Thursday, April 25

Did a guy just stop a huge cyberattack?

The Internet, as anyone who works deep in its trenches will tell you, is not a smooth, well-oiled machine.

It’s a messy patchwork that’s been pieced together over decades and held together with the digital equivalent of scotch tape and bubble gum. Much of it relies on open source software that is mercilessly maintained by a small army of volunteer programmers who fix bugs, plug holes and ensure that the entire wealth machine, responsible for billions of dollars of Global GDP, continues to operate.

Last week, one of these programmers may have saved the Internet from huge problems.

His name is Andrés Freund. He’s a 38-year-old software engineer who lives in San Francisco and works at Microsoft. His job is to develop open source database software known as PostgreSQL, the details of which would probably bore you to tears if I could explain them properly, which I can’t.

Recently, while performing routine maintenance, Mr. Freund inadvertently discovered a hidden backdoor in software that is part of the Linux operating system. The backdoor was a possible prelude to a major cyberattack that experts say could have caused enormous damage if successful.

Today, in true Hollywood fashion, technology leaders and cybersecurity researchers are hailing Mr. Freund as a hero. Satya Nadella, CEO of Microsoft, rented his “curiosity and know-how”. an admirer I called him “the silverback gorilla of nerds.” Engineers circulated a famous old web comic among programmers about how all modern digital infrastructure remains on a project maintained by a random guy in Nebraska. (In their story, Mr. Freund is the random guy from Nebraska.)

In an interview this week, Mr. Freund — who is actually a soft-spoken German-born coder who declined to have his photo taken for this story — said becoming a folk hero on the Internet had been disorienting.

“I found it very strange,” he said. “I’m a pretty private person who just sits at the computer and hacks code.”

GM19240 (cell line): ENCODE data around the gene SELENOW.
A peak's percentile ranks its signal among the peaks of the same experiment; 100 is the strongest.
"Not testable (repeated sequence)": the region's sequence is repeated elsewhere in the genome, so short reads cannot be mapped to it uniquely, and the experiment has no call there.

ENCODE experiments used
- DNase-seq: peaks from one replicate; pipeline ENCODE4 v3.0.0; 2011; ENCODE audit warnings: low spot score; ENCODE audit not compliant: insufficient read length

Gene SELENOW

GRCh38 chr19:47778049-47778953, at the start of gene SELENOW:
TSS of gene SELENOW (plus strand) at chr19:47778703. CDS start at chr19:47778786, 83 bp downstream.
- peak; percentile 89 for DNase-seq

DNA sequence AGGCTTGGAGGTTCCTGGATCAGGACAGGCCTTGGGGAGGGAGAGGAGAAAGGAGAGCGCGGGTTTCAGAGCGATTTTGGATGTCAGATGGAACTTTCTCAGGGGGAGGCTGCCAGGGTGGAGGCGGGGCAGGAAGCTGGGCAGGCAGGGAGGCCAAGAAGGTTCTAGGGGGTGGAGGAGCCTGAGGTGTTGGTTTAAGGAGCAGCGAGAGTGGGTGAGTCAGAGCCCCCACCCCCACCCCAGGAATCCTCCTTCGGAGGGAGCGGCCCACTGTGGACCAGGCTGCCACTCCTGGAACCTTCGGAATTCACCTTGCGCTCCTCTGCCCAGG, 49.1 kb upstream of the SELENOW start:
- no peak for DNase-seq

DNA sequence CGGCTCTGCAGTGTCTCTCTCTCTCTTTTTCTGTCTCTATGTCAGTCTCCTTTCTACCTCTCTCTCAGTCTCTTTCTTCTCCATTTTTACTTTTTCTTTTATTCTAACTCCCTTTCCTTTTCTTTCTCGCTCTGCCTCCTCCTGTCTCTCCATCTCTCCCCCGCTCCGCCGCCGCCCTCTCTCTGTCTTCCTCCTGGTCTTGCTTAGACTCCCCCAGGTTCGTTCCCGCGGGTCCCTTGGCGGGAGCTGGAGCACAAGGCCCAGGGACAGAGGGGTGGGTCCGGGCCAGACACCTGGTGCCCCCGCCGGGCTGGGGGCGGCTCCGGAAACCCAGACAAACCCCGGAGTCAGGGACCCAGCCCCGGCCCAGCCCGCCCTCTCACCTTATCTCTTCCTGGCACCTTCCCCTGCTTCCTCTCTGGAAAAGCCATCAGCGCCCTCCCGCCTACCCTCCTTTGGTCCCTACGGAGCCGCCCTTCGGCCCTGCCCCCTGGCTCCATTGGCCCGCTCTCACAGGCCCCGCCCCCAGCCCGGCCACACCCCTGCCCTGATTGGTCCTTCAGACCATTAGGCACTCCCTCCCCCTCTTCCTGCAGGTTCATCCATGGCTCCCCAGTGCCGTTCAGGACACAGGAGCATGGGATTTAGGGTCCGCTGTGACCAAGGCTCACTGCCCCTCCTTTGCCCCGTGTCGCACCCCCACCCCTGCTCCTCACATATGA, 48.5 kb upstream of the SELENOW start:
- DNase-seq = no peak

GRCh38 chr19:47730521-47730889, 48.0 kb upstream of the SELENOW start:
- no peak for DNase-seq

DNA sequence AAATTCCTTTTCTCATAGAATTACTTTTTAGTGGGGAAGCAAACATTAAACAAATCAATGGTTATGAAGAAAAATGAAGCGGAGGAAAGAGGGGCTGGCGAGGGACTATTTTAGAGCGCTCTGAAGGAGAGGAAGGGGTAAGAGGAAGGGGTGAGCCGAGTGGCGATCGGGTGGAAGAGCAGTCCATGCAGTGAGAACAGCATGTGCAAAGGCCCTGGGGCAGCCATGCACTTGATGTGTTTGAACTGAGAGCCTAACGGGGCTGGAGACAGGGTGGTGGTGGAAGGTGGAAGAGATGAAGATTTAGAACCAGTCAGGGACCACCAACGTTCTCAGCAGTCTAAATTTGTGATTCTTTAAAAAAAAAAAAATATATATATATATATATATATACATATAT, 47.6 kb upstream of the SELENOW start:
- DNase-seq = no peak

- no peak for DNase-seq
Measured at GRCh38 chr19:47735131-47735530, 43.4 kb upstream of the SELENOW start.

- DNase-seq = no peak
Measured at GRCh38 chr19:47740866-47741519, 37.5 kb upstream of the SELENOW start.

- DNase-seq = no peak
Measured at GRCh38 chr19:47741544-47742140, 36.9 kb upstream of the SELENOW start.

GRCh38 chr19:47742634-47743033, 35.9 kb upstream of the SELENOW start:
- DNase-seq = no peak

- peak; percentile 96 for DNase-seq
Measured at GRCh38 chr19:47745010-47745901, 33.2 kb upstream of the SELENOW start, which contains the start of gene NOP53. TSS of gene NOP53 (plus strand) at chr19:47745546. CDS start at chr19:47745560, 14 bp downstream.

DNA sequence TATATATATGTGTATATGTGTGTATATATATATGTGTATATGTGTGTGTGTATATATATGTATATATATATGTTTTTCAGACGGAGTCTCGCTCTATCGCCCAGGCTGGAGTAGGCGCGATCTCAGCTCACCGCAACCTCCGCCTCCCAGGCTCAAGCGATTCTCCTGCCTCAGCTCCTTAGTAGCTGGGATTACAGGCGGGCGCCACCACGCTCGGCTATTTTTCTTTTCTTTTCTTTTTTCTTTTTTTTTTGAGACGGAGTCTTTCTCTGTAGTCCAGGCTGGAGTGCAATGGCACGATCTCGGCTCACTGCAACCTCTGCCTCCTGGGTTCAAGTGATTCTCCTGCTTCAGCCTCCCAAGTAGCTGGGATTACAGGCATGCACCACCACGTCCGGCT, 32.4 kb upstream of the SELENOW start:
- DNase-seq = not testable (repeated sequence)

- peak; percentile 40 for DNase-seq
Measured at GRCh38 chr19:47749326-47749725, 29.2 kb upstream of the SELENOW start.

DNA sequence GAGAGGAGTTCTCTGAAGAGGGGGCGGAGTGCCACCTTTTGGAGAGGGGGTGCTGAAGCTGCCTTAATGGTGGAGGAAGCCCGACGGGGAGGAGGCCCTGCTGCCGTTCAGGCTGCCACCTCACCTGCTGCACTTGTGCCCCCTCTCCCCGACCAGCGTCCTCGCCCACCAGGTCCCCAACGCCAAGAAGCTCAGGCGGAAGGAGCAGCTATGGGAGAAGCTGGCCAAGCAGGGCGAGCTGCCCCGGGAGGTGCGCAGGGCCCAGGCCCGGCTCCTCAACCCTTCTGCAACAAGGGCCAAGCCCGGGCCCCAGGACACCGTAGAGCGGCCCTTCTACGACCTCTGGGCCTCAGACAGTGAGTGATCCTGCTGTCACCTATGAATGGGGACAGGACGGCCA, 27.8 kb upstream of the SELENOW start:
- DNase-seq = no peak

The saga began earlier this year, when Mr Freund was returning from a visit to his parents in Germany. While reviewing an automated test log, I noticed a few error messages that I didn’t recognize. He was jetlagged and the messages didn’t seem urgent, so he put them away in his memory.

But a few weeks later, while doing more testing at home, I noticed that an application called SSH, used to log into computers remotely, was using more processing power than usual. I traced the problem to a set of data compression tools called xz Utils and wondered if it was related to previous errors it had seen.

(Don’t worry if these names are Greek to you. All you really need to know is that these are small pieces of the Linux operating system, which is probably the most important open source software in the world. large majority of servers around the world – including those used by banks, hospitals, governments and Fortune 500 companies – run Linux, making its security an issue of global importance.)

Like other popular open source software, Linux is constantly updated and most bugs are the result of innocent errors. But when Mr. Freund looked closely at xz Utils’ source code, he saw clues that it had been intentionally tampered with.

In particular, I discovered that someone had planted malicious code in the latest versions of xz Utils. The code, known as a backdoor, would allow its creator to hijack a user’s SSH connection and secretly run their own code on that user’s machine.